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The Future of Central Banking

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The exteriors of major central banks may be solid marble and doric columns, but, inside, monetary policy remains a work in progress.

The officials inside have to craft a policy framework that makes the most efficient use of instruments of varying potential effectiveness, and show responsiveness, but not subservience, to external political pressures.

Of late, the changes have come at a dizzying pace in a culture that usually measures regime shifts in terms of generations. In just a few months, we welcome a new Governor at the Bank of England, a new communications policy at the Fed, and a new determination at the Bank of Japan to hit a higher inflation target.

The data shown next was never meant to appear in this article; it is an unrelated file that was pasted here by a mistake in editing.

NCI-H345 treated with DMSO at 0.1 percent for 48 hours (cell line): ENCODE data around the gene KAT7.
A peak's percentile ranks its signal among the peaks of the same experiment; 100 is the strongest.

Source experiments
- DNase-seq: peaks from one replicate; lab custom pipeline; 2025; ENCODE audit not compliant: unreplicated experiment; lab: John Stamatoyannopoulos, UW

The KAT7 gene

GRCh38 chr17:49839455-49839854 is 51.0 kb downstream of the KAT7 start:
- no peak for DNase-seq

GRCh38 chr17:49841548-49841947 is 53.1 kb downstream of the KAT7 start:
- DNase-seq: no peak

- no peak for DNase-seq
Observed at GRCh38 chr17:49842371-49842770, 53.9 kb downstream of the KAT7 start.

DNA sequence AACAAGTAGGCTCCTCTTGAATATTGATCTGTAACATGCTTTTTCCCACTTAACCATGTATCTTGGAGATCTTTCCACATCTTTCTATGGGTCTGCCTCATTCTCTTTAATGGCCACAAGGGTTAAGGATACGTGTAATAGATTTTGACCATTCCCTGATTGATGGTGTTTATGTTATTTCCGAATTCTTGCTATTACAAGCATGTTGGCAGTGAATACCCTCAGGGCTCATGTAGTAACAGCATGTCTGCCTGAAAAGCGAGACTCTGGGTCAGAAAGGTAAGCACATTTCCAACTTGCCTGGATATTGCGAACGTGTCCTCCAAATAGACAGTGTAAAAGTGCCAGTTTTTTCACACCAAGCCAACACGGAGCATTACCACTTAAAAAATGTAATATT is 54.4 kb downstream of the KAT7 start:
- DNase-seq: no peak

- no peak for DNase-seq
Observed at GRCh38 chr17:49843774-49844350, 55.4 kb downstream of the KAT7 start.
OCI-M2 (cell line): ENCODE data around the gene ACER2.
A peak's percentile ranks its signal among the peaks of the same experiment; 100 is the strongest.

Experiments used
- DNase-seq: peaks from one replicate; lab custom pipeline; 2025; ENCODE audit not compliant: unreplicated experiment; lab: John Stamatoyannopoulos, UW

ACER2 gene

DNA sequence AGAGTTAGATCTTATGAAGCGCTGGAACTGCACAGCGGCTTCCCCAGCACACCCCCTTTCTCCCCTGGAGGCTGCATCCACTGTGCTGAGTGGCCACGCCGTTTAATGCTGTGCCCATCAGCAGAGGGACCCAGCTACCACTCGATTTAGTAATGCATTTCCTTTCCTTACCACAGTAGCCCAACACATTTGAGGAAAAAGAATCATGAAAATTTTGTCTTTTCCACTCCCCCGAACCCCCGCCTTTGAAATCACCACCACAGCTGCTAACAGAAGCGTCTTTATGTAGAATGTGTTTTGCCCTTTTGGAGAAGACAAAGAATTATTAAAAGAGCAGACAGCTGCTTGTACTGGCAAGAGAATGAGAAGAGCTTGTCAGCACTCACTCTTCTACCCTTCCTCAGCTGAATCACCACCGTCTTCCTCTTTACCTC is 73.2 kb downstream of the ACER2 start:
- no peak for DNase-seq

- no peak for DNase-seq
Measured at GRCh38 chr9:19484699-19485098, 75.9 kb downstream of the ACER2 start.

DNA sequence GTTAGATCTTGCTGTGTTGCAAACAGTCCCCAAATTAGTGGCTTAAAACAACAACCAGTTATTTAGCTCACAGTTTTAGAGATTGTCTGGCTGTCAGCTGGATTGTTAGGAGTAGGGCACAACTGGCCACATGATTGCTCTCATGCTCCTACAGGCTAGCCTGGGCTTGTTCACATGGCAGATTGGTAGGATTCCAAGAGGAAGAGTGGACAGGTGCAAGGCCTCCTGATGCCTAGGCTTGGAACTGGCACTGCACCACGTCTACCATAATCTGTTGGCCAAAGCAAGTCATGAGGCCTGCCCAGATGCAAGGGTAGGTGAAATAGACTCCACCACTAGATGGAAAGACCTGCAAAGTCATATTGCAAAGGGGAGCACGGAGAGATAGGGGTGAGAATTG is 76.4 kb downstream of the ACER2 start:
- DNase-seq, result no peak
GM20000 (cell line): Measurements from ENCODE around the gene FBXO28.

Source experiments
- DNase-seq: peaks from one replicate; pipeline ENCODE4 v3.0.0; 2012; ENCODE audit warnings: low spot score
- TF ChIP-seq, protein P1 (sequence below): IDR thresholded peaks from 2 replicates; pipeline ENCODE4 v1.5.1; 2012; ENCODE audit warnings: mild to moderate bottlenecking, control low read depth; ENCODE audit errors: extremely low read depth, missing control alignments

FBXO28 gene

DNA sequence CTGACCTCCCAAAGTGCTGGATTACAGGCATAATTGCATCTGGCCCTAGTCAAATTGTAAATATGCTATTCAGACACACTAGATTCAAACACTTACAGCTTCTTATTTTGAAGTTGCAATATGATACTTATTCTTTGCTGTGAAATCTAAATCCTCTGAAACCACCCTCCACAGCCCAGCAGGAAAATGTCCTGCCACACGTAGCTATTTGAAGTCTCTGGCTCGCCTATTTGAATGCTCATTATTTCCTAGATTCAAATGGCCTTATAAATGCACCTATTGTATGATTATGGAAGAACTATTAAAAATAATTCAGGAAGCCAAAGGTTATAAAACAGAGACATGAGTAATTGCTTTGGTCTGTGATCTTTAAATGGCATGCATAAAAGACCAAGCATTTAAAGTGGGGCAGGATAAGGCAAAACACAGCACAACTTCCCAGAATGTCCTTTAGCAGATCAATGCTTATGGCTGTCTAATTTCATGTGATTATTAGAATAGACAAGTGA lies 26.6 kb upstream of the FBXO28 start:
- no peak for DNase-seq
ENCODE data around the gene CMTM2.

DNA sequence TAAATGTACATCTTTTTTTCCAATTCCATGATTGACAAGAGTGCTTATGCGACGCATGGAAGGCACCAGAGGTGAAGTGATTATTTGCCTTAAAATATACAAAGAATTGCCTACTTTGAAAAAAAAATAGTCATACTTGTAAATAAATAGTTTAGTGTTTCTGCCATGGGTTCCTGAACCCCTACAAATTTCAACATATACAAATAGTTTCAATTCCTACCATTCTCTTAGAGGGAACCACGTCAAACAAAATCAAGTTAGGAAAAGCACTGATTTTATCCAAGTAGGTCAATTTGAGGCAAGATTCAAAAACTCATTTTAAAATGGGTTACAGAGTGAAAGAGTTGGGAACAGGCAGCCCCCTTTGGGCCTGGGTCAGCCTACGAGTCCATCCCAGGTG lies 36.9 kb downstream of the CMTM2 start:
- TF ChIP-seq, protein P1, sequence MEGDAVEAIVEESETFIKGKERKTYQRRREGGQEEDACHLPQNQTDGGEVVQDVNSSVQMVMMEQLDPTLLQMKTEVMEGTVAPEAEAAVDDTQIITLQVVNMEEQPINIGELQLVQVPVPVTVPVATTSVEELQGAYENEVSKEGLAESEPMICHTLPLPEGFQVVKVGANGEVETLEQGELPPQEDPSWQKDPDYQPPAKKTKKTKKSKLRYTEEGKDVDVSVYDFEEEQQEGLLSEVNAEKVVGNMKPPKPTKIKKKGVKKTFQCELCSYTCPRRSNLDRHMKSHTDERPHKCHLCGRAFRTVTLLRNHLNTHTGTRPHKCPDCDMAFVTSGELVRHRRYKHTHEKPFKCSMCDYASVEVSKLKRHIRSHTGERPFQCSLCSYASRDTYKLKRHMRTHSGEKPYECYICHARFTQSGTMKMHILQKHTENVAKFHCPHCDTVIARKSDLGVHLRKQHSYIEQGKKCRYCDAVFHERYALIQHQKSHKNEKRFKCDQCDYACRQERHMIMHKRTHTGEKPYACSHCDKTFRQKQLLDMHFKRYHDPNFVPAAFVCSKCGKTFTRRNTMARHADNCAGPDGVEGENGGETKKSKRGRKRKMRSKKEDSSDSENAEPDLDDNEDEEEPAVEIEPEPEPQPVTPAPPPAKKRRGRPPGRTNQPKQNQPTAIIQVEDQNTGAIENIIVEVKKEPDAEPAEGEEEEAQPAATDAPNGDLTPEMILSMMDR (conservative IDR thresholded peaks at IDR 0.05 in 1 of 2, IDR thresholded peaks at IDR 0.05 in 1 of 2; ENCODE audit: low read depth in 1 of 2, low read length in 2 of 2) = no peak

Not all change, though, represents progress. I am particularly concerned by the increasing desire of officials to tie monetary policy to real outcomes. This is best exemplified by the instructions handed down by the prime minster of Japan. Minister Abe held on January 11 that “We would like the BoJ to take responsibility for the real economy. I think that means jobs. I would like the BoJ to think about maximising jobs.” The Fed’s setting of a threshold for the unemployment rate, and the suggestion that a nominal income target be adopted in the UK, whereby real output growth and inflation get equal weights, go in the same direction.

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